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Backpack Meal

Five Backpacking Recipes

Do you find most backpacking recipes to be dull and boring? I do, and that is why I came up with some exciting, flavorful foods for taking on the trail, that give your taste buds joy and eliminate the monotony of the same bland foods day after day. Here are five easy recipes that make eating while backpacking something to enjoy, and no longer just tolerate.

Mini Pizzas

These are easy to make using English muffins, a packet of pizza sauce, and cheese. The English muffins can be rewrapped in tinfoil, while the pizza sauce can be put in a small plastic container, and the cheese in a zip lock bag. When you are ready for this meal you simply add the pizza sauce and cheese on top of the English muffin and wrap them in tin foil. In order to prevent the cheese from sticking to the tin foil, make it loose on top. These can be cooked on top of a stove, or by leaving in the sun for an hour or so, just long enough to melt the cheese. Other ingredients, such as onions, mushrooms, or black olives can be added for a more flavorful variety of toppings.

Biscuits & Gravy

The biscuits can be made at home. I pack them in a water bottle with a large opening on top, since this saves space. The gravy mix is easy to pack since most come in a powdered form than can be put in a Ziploc bag. I find mixes that only need water added, but you can also find one that needs milk, and bring along some powdered milk. When ready for this meal you can head some water and the gravy mix and pour it over the biscuits. The biscuits do not need to be reheated, since they will get warm from the gravy. You can also bring jelly packets and use any left over biscuits as a treat with jelly spread on them.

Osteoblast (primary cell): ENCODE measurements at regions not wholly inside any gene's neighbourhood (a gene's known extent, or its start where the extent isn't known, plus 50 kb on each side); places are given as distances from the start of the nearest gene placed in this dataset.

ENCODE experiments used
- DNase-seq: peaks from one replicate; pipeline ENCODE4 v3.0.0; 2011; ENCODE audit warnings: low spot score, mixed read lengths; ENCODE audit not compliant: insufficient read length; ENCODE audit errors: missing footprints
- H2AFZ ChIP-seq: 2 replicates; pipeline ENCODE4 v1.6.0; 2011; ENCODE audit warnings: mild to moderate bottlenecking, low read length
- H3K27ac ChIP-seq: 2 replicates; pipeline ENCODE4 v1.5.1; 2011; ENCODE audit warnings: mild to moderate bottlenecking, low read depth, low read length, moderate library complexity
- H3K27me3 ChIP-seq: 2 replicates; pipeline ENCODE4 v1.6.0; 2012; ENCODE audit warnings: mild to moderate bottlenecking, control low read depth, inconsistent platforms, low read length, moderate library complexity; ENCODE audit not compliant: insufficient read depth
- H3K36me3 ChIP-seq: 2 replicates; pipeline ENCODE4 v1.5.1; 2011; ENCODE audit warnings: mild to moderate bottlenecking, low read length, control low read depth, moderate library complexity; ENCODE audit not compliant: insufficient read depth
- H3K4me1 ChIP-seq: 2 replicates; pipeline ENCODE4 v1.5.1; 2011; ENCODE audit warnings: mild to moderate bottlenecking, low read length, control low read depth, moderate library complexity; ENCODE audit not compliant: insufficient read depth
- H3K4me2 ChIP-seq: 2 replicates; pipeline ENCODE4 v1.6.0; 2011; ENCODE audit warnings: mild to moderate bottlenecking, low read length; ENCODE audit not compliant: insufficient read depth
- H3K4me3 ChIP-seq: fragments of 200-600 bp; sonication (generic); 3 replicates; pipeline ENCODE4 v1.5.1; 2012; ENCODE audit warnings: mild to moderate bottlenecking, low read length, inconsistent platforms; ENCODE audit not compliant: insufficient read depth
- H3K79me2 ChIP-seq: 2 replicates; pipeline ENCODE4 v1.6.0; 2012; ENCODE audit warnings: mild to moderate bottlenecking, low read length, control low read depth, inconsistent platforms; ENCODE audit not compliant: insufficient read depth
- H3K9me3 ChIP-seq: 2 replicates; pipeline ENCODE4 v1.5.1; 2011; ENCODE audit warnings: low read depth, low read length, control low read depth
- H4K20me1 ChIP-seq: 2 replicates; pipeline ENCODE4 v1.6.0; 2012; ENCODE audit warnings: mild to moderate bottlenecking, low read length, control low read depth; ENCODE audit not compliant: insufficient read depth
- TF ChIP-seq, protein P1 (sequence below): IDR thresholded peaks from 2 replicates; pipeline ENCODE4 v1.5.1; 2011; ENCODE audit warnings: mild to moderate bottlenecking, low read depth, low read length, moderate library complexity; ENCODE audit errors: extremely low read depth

Noodles With Wild Mushrooms

There are many varieties of mushrooms that are sold in their dried form. These can be purchased at most grocery stores, and an assorted pack of wild ones can provide a wonderful variety of tastes. The noodles can be any type, but I find the flat varieties most efficient for space and durability. Other than the noodles and mushrooms, a couple tablespoons of butter, as well as salt and pepper, are needed. The dried mushrooms need to soak for a couple of hours before being cooked. The liquid used to soak them is reused to cook the noodles in. After the noodles are cooked, they need to be mostly drained, with a slight amount of liquid left in. Add the mushrooms, butter, salt and pepper. Another great addition is some Parmesan cheese sprinkled on top.

Backpacking Recipes That Don’t Need Cooking

Pita Pockets with Hummus

This is a quick, filling, and versatile meal. Pita pockets can be found at most grocery stores, and are ideal for packing since they are flat and compact. Hummus is great because it provides a lot of protein and flavor, and can be purchased in powdered form where water is added to reconstitute it. The hummus can be spread inside of the pita pocket, and cucumbers and olives can be added to enhance the flavors.

Tuna Fish on Tortillas